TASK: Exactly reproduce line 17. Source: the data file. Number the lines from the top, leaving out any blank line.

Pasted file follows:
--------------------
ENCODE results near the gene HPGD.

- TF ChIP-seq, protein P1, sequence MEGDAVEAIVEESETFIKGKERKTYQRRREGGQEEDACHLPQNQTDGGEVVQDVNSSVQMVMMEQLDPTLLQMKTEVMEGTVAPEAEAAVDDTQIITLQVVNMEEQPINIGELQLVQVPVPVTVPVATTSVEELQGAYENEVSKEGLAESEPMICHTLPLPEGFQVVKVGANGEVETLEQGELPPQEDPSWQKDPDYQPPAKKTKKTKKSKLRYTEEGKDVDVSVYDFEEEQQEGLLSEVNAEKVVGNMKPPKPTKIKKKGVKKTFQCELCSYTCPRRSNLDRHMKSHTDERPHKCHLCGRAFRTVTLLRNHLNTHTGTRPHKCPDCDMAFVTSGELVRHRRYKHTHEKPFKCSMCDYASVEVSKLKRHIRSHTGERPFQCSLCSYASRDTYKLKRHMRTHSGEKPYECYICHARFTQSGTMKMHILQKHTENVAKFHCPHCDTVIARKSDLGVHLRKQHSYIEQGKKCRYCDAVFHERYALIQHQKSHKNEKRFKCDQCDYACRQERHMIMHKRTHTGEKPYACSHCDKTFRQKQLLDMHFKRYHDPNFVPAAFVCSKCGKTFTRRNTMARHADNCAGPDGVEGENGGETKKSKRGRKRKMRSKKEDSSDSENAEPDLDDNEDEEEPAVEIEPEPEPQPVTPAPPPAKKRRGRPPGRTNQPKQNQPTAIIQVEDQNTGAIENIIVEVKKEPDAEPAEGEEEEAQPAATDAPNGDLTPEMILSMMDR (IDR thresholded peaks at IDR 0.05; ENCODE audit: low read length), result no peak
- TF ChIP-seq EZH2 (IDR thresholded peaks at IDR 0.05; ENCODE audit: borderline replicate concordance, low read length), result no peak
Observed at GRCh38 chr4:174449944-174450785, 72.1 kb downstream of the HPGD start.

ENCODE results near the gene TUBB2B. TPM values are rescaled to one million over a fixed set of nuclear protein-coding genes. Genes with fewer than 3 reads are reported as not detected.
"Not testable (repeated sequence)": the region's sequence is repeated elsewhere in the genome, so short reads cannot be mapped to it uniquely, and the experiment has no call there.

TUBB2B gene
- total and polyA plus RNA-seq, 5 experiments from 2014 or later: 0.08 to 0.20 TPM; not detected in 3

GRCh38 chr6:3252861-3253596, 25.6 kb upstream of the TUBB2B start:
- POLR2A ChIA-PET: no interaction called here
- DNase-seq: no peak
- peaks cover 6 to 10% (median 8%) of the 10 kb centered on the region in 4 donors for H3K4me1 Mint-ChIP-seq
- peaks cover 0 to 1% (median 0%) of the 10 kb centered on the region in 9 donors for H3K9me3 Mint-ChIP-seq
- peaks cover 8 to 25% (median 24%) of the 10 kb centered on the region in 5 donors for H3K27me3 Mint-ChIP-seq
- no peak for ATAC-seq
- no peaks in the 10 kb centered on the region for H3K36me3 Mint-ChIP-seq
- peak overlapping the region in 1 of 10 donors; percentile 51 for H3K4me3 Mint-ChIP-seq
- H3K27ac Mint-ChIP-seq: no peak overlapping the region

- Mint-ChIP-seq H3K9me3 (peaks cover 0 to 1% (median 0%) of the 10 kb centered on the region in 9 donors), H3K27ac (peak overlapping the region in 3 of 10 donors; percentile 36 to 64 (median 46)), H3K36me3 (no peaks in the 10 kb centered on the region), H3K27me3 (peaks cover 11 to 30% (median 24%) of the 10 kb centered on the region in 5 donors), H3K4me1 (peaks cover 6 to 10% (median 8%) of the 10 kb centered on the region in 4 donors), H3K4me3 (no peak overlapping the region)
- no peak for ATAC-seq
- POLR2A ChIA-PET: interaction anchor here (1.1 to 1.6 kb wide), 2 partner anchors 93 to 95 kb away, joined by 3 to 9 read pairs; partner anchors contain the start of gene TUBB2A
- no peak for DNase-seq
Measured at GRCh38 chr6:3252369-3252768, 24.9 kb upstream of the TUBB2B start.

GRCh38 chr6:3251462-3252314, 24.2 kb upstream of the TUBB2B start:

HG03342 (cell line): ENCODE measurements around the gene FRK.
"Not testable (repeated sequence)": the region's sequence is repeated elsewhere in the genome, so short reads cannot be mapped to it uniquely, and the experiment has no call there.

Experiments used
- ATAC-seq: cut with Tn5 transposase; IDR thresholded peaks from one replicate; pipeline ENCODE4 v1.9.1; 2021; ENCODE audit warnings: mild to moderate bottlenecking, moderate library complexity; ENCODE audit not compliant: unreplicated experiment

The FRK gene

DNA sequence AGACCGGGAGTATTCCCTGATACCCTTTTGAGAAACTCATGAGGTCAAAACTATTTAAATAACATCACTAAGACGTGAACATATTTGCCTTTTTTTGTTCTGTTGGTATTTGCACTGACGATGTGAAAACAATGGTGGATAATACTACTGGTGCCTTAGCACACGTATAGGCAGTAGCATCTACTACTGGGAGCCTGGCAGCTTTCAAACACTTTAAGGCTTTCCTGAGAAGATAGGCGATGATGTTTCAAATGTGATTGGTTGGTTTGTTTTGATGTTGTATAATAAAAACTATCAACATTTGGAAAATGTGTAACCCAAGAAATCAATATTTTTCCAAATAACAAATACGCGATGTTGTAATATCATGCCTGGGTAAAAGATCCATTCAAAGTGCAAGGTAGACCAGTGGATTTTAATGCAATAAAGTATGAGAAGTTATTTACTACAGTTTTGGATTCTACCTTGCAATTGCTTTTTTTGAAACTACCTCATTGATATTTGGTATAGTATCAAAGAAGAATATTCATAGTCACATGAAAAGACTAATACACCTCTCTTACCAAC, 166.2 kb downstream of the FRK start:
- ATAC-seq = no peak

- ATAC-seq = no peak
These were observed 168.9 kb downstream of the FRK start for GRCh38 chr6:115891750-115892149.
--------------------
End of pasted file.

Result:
- peak overlapping the region in 1 of 10 donors; percentile 51 for H3K4me3 Mint-ChIP-seq